I’m so grateful for Penn’s structural, financial, and moral support throughout my academic career. I benefitted from world-class mentors during my training, Financially, I was extremely fortunate to be supported by the Albert M. Kligman endowment, internal Penn grants, and gifts from donors, which helped me to cover my salary and research lab expenses during the times when my NIH and external grants weren’t enough to keep me afloat. In rare disease, grant funding can also be rare, so in this increasingly high-pressure environment I am fortunate to have had department chairs and medical school deans who value research inquiry over clinical profit. More recently, I’ve benefited from the incredible research infrastructure that Penn has built over the last decade to support the bench-to-bedside translation of novel therapies developed by the faculty, including regulatory experts, clinical operations, and GMP manufacturing facilities. When I started my lab in 2006, I would have never dreamed I’d be planning a clinical trial of a novel cell therapy for autoimmunity in humans and dogs, but Penn has allowed me to do just that.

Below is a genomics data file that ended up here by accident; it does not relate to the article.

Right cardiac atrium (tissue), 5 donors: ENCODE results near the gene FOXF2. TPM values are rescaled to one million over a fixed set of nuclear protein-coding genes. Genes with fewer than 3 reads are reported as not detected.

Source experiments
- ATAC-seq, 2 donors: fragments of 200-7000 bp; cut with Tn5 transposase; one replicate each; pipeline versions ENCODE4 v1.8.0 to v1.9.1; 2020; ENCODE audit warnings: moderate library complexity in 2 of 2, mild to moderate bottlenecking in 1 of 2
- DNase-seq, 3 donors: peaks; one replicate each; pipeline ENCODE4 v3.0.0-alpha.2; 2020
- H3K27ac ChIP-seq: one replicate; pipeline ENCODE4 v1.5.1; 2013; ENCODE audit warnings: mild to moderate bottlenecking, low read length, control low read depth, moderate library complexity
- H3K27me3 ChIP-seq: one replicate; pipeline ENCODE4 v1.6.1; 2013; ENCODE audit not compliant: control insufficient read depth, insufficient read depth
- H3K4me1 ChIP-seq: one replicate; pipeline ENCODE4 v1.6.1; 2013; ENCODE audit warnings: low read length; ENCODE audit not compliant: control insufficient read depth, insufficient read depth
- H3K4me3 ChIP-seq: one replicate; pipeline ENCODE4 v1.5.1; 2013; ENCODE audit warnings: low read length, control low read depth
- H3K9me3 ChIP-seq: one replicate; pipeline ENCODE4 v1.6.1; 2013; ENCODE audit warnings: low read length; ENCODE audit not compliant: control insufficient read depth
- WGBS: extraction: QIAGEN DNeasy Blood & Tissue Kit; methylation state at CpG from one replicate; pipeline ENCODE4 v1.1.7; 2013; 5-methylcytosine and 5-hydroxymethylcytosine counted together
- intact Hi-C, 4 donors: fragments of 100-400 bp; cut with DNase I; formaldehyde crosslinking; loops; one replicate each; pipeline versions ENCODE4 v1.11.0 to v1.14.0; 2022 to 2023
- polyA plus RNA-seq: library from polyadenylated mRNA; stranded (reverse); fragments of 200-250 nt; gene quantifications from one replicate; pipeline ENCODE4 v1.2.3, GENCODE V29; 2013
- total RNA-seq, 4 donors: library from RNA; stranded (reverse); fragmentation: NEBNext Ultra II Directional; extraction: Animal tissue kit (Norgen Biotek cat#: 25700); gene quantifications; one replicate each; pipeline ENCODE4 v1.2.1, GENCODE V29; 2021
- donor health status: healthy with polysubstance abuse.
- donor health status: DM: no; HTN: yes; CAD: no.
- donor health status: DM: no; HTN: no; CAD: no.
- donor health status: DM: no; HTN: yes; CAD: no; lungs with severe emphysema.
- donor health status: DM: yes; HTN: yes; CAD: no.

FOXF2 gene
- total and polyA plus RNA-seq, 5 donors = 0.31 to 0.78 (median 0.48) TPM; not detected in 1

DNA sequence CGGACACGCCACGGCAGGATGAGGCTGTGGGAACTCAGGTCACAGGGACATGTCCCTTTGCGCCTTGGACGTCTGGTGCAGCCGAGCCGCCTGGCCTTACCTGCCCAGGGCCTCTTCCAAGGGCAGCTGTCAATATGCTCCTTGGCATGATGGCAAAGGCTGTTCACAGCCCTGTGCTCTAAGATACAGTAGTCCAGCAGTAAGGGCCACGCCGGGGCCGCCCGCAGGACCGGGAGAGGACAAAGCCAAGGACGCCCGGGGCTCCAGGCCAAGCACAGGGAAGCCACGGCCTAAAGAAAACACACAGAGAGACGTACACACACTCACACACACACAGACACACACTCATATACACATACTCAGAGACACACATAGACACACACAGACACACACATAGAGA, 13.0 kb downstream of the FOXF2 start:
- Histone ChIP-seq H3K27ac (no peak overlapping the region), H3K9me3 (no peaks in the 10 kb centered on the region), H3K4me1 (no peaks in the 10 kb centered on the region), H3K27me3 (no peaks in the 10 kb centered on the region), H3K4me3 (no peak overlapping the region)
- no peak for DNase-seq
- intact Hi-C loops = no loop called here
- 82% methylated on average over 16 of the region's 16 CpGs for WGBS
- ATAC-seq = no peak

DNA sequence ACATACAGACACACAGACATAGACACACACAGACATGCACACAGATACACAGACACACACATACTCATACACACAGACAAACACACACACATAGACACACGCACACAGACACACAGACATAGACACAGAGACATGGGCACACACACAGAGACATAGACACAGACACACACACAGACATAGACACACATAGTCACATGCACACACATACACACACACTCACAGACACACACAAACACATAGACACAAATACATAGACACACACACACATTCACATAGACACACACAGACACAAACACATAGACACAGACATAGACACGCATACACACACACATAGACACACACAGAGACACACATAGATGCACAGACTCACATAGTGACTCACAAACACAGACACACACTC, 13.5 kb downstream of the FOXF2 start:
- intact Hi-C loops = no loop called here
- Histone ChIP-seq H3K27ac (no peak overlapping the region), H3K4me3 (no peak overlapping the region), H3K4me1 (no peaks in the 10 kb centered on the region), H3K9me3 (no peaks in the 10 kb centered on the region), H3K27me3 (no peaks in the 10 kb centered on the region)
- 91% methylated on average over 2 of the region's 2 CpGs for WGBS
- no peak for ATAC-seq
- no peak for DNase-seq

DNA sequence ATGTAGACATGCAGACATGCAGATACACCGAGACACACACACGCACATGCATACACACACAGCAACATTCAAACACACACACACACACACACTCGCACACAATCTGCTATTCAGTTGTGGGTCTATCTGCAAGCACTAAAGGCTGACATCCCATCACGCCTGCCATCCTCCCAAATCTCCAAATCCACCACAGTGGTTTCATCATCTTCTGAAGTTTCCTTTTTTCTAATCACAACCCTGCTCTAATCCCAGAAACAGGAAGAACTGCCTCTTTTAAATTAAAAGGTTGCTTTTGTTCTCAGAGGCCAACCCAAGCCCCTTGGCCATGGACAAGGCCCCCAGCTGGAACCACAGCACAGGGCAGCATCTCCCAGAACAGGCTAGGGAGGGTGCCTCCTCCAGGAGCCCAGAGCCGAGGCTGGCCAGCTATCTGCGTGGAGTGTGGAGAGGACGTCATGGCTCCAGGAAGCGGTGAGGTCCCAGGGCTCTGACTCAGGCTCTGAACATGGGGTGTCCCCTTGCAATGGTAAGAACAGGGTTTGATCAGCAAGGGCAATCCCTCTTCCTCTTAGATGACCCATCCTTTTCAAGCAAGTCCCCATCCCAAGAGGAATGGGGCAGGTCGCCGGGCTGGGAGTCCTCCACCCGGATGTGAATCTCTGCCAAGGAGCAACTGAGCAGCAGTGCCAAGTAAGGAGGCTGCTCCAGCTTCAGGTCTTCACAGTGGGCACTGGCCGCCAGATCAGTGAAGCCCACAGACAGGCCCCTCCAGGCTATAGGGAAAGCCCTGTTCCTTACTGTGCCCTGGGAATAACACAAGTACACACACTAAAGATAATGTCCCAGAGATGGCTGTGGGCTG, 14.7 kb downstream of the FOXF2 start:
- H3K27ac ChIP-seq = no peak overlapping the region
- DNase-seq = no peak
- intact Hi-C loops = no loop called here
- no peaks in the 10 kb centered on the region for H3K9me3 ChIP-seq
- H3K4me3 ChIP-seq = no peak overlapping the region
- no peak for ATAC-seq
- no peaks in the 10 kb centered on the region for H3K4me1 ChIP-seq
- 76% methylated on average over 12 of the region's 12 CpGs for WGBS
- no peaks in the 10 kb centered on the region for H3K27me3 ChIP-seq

Can you explain the diagnostic journey for these patients? Is differential diagnosis typical?
Due to the rarity of disease and the fact that not all medical schools have a dermatology curriculum, not all doctors have heard of pemphigus and pemphigoid, so diagnosis can often take months to years, which can be frustrating and also dangerous due to disease progression. Patients are often empirically treated for herpes or infection before being referred to a dermatologist for biopsy.
What are the current treatment options for pemphigus? Do they differ between countries?